FOR THREE WEEKS EVERY JULY the Tour de France weaves it’s way through France, often dipping into and out of neighbouring countries but always ending up on the final Sunday of the Tour in the Champs Elysées.
This year was the 99th edition of the Tour de France. It began on Saturday, 30th June with a Prologue in Liège in Belgium with 198 riders comprising 22 teams representing 12 countries. 3,488 km later, after nine flat stages, four medium mountain stages including one with a summit finish, five mountain stages including two with a summit finish, two individual time-trial stages and two rest days, 153 riders arrived in the Champs Elysées. The winner spent a total of 87 hours 34 minutes and 47 seconds in the saddle whilst the last man, affectionately call the ‘lantern rouge’ or red light, was almost 4 hours behind on accumulated time.
It was back in 1985 when Bernard Hinault won the Tour for the fifth time. That was the last time a French rider won the Tour but this subsequent lack of success has not dampened the French enthusiasm for le Tour. It’s an important part of French life and culture. Each year, thousands of people line the route and millions watch on television as the Tour weaves it’s way into the remotest corners of this country.
The Tour this year was very special for the Brits many of whom were lining the Champs Elysées. It seemed that Britain was about to produce a winner of the Tour de France for the first time ever.
I was in the Champs Elysées on Sunday and the atmosphere was electric. This final stage of the Tour was a short stage, just 120 km from Rambouillet to Paris, including eight laps around la plus belle avenue du monde, but the anticipation and the excitement started long before the riders arrived. Some two hours ahead of the riders came the raucous publicity caravan.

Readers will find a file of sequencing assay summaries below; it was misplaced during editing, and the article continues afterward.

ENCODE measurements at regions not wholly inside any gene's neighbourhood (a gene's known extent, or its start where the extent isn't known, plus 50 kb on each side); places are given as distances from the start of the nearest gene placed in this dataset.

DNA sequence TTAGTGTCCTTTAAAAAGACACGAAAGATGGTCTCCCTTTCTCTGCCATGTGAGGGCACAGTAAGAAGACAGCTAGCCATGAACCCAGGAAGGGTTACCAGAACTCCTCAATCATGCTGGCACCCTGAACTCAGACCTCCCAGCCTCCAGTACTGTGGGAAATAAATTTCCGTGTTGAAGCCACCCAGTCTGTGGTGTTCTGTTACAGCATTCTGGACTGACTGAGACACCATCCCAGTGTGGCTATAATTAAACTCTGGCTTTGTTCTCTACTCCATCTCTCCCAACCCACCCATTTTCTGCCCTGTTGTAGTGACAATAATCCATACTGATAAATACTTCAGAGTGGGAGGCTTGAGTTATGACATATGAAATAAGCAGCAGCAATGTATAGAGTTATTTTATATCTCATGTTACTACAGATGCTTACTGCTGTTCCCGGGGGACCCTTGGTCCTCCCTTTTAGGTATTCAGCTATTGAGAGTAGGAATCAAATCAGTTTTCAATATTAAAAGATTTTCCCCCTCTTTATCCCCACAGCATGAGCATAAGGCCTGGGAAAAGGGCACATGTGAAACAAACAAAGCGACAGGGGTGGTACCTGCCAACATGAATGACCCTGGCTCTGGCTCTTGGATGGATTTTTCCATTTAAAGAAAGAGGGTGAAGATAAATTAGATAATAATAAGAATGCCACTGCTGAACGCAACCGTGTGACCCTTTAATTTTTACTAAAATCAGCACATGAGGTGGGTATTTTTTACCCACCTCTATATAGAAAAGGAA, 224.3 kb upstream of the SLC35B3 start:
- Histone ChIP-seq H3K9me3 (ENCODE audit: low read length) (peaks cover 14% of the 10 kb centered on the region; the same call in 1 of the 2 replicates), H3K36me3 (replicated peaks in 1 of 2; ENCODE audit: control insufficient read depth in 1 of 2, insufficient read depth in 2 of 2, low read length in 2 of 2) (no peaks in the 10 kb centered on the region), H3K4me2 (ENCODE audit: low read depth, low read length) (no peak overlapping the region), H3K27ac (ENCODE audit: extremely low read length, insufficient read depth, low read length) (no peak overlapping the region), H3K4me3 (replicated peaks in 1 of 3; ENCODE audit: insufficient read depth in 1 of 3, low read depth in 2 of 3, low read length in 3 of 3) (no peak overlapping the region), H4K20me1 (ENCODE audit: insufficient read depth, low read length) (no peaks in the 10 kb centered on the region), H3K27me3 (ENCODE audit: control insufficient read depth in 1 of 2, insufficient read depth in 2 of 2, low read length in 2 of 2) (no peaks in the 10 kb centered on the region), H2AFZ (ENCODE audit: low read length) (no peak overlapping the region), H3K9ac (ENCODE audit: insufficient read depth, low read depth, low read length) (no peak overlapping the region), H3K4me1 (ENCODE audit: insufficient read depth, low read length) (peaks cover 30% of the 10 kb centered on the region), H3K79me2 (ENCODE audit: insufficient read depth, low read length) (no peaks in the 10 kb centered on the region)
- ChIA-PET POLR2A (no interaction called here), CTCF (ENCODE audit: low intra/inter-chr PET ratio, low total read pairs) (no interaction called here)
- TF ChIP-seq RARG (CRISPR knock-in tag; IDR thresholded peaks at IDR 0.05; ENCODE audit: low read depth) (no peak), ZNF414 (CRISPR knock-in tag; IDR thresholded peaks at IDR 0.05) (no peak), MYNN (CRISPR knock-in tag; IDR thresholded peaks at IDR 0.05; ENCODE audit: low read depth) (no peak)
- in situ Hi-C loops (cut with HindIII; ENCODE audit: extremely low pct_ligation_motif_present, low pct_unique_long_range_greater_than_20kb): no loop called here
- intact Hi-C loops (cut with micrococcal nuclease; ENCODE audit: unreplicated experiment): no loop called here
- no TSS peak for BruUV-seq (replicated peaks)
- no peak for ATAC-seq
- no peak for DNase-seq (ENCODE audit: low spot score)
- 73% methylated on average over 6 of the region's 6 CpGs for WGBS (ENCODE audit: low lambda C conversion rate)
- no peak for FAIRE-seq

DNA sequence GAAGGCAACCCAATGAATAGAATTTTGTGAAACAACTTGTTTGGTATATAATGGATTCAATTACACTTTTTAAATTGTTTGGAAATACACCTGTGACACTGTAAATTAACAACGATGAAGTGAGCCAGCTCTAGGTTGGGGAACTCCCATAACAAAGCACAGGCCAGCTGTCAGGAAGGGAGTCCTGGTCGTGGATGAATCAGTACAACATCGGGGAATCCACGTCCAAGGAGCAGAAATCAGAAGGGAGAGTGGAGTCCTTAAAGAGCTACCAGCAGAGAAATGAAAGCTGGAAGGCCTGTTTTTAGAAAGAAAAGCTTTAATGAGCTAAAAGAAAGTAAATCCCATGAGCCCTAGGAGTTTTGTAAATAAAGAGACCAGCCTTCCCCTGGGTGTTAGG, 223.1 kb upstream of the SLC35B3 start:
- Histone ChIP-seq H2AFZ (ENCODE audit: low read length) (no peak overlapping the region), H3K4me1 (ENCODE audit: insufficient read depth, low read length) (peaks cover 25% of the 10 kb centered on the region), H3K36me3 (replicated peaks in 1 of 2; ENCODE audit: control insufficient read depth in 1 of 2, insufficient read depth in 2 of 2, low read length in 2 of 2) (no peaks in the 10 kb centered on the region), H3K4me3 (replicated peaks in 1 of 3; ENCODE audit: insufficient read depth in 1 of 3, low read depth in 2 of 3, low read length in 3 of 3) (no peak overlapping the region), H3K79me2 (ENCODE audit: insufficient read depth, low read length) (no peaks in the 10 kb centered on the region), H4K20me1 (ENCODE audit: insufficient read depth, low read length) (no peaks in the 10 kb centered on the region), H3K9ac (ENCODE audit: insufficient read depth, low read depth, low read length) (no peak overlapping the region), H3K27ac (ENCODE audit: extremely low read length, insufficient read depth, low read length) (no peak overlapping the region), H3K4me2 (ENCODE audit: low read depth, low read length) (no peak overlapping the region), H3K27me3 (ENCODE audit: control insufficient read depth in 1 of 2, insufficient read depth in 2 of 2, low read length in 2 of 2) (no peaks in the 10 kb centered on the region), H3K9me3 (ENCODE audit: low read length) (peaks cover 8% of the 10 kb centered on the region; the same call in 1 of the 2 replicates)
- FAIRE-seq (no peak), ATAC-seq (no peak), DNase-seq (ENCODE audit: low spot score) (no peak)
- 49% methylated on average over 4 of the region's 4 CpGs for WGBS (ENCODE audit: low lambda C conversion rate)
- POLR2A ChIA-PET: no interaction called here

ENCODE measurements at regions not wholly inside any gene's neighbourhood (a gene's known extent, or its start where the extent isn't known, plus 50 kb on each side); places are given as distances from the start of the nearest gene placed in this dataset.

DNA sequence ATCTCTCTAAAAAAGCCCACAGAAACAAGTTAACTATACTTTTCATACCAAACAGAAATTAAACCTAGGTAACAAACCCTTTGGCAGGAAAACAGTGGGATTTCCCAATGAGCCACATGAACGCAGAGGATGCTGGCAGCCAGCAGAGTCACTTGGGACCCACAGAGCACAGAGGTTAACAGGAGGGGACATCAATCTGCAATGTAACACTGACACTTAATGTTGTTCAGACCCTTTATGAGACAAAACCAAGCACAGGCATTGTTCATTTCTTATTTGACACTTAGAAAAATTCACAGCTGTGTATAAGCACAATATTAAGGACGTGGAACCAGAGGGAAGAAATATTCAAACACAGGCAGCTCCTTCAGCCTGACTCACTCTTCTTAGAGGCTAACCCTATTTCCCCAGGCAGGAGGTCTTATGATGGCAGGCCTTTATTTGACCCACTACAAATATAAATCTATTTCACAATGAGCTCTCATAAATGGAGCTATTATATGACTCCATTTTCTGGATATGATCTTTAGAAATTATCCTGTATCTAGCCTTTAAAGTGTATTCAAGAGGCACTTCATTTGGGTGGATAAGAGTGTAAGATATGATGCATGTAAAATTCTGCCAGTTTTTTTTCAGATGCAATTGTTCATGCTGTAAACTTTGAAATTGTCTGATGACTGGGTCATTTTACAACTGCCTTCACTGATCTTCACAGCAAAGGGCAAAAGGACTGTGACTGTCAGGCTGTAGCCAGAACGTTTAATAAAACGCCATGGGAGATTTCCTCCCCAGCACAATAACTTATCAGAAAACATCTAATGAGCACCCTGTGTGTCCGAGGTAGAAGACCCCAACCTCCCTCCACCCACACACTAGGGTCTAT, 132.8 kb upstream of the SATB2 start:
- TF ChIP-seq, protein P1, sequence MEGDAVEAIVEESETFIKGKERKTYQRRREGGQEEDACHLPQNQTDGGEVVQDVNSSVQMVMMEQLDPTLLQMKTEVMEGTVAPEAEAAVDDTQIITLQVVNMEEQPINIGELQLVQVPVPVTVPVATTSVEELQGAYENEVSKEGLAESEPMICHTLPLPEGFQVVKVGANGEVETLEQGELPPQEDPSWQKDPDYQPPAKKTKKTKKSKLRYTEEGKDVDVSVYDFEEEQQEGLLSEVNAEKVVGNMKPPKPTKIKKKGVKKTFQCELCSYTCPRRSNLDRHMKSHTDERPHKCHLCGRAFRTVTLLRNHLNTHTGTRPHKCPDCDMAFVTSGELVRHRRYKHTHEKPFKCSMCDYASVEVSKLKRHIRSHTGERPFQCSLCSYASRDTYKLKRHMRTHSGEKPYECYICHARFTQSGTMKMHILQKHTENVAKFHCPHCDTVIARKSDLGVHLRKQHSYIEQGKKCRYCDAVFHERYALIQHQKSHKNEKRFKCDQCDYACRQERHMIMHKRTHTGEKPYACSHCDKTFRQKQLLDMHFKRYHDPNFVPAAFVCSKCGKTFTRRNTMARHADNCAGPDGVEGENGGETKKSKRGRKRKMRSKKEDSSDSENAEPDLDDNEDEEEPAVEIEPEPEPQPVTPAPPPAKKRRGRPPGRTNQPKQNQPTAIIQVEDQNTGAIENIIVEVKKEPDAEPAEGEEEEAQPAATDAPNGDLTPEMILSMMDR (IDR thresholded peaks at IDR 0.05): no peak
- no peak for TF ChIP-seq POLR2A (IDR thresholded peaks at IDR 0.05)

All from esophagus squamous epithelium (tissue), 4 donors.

The caravan has been a feature of the Tour since 1930 and it’s a chance for the Tour’s sponsors to show off their names and their wares. It’s made up of decorated vehicles and it’s colourful, loud and lots of fun.
The final stage of le Tour is considered to be a rather ceremonial affair, the overall winner has usually been decided already and providing he can stay on his bike until the finish his win will be confirmed. However, the race to win the final stage itself is far from ceremonial, it is just as aggressive, testosterone-fueled and exciting as any other stage finish.
Team Sky was particularly strong this year. Managed by Dave Brailsford, the mastermind behind their success, the team included Bradley Wiggins, the favourite to win this year, the current World Champion, Mark Cavendish, the brilliant Christopher Froome and the domestiques, the gallant and selfless team members led by Michael Rogers, whose job is to keep the team leader safe and out of trouble and to launch Mark Cavendish to the finish line when it really matters. This year, they did it in style.
The Final Lap:
Team Sky after the race
The excitement was palpable as Mark Cavendish crossed the line to win in the Champs Elysées for the fourth year in a row. Bradley Wiggins finished in 53rd place as part of the group that was nine seconds behind Cavendish but it was enough for Wiggins, the 32 year old, three times Olympic Champion to become the first British winner of the Tour de France.
Bradley Wiggins and his son after the race
The Tour de France is one of the world’s toughest sporting events so not surprisingly, the win by Bradley Wiggins is being hailed by some as perhaps the greatest British sporting achievement of all time. And I was there to see it happen.